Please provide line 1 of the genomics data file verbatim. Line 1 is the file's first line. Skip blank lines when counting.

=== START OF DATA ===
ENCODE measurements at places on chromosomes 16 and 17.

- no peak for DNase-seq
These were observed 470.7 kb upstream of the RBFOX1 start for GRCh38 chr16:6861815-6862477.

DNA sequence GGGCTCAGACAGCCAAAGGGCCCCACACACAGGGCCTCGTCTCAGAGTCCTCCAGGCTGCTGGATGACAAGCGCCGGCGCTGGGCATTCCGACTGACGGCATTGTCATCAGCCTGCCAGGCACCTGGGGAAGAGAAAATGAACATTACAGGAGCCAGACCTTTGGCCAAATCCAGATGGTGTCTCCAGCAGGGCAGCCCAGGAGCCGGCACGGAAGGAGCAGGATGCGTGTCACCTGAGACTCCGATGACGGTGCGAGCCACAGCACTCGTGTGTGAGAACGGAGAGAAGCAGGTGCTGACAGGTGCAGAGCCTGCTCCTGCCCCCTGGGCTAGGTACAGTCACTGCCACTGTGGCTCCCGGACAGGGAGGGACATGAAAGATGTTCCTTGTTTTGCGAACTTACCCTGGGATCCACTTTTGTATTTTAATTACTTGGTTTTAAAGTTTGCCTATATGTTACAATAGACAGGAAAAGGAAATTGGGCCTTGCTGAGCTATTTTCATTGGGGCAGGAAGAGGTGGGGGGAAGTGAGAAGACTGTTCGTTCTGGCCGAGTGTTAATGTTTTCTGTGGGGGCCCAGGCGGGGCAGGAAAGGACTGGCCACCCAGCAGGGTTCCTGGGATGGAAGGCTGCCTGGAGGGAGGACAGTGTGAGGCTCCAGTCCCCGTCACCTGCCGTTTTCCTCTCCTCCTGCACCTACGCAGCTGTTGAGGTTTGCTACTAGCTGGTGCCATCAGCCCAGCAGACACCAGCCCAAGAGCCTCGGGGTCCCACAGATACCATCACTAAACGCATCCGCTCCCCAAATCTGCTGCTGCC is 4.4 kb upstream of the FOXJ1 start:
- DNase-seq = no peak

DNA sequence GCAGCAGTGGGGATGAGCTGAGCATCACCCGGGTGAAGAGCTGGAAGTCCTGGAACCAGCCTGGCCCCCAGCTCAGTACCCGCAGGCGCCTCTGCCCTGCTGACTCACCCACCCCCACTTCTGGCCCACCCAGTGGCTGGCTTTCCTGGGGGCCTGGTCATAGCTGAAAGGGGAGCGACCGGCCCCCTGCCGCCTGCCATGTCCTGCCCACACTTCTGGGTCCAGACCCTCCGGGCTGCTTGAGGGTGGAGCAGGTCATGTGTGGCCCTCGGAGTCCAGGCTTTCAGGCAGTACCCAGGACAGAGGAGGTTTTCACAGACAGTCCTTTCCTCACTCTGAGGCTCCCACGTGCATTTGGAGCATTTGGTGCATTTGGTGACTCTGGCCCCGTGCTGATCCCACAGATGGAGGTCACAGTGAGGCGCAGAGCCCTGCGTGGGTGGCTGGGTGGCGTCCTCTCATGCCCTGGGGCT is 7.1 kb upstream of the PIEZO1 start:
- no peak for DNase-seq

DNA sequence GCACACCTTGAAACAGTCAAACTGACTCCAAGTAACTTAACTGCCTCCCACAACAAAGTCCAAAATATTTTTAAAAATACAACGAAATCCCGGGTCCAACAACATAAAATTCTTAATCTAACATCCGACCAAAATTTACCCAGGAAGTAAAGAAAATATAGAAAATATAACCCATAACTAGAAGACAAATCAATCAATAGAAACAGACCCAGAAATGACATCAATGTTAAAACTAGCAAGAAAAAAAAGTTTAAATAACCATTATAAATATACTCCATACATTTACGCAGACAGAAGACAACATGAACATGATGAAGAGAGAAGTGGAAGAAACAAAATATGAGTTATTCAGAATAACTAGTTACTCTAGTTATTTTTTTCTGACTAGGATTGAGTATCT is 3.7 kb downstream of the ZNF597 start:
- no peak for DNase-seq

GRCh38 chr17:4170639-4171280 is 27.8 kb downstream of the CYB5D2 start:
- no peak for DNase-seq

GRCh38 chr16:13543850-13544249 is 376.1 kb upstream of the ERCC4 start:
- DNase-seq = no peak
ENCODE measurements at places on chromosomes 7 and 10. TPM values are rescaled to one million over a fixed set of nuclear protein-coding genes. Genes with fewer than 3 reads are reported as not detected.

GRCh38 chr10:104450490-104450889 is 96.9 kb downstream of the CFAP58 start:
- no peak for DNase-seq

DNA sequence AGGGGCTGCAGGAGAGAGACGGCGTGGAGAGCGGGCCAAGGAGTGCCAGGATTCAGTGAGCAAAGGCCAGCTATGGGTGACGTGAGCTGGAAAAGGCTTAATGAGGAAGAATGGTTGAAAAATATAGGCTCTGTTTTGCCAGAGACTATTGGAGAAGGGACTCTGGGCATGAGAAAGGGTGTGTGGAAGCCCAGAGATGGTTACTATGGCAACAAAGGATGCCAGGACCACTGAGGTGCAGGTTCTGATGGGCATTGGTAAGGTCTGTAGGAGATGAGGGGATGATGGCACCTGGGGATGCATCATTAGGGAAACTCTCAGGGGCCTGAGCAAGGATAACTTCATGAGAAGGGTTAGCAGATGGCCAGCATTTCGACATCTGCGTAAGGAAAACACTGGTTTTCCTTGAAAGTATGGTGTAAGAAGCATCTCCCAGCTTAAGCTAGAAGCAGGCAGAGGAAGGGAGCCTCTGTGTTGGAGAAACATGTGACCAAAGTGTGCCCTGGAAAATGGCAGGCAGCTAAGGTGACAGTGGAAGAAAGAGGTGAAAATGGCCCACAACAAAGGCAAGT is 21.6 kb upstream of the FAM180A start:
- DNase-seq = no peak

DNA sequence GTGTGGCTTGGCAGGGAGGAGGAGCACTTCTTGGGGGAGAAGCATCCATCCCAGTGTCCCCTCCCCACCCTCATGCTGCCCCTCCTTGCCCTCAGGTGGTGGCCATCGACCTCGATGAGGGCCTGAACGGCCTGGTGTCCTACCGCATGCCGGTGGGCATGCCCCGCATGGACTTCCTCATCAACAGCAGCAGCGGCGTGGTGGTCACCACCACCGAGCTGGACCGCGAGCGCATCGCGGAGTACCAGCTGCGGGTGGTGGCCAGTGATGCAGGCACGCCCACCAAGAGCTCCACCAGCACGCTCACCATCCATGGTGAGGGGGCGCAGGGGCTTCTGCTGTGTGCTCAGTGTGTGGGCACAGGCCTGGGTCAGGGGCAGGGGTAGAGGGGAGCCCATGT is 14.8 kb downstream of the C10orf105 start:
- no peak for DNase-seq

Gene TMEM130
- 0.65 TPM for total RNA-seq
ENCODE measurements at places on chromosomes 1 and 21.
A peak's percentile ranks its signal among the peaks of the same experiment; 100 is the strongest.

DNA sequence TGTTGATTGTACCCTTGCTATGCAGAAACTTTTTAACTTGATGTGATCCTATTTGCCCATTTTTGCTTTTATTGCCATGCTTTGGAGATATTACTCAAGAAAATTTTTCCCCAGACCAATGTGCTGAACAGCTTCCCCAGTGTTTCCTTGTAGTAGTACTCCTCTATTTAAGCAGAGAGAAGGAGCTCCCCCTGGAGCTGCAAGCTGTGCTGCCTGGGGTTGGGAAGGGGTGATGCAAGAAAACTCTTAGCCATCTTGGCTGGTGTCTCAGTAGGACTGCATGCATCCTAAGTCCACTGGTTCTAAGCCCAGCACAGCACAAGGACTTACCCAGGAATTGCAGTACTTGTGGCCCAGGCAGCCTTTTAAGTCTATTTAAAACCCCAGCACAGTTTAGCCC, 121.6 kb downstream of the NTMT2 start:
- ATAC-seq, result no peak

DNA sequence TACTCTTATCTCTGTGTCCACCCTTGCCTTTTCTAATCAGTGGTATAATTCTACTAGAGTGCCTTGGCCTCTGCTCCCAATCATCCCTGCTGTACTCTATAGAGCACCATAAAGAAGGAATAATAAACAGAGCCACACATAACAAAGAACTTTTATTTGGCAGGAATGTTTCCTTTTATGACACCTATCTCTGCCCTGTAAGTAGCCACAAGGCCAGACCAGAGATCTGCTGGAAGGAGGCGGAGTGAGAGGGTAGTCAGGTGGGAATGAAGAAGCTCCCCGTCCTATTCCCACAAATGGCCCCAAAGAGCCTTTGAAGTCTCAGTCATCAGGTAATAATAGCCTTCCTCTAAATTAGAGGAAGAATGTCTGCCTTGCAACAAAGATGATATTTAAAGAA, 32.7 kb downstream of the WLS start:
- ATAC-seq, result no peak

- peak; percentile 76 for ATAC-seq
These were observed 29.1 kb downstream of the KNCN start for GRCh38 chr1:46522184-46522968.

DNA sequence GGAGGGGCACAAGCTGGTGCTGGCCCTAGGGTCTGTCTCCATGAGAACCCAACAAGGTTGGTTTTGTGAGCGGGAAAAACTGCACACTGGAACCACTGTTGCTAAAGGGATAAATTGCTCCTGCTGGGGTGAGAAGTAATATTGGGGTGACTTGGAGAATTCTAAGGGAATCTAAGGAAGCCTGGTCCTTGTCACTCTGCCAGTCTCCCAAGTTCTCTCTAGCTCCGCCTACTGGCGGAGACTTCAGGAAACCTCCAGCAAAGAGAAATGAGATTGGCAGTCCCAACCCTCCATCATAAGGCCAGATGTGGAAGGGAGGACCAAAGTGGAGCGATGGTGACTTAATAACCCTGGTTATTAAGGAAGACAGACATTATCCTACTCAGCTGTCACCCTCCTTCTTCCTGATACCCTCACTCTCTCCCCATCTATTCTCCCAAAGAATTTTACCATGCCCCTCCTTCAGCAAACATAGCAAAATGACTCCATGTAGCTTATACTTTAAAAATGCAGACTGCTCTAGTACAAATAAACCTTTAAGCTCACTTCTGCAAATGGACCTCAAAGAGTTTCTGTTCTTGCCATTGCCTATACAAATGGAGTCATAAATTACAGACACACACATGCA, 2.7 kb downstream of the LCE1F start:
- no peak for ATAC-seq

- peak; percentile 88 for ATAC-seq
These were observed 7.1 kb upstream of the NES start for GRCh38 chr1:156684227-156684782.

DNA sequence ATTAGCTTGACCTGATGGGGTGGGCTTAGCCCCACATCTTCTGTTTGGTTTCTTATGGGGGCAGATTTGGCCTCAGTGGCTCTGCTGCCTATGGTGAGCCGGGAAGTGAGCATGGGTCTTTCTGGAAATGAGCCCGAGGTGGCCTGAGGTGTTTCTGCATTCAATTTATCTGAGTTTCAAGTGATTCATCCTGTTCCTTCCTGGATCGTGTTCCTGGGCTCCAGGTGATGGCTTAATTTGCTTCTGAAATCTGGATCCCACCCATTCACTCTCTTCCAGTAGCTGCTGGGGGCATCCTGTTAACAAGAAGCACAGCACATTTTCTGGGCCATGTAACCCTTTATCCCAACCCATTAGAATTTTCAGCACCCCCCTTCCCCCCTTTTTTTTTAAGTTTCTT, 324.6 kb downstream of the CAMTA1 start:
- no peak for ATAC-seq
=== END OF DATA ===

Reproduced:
ENCODE measurements at places on chromosomes 16 and 17.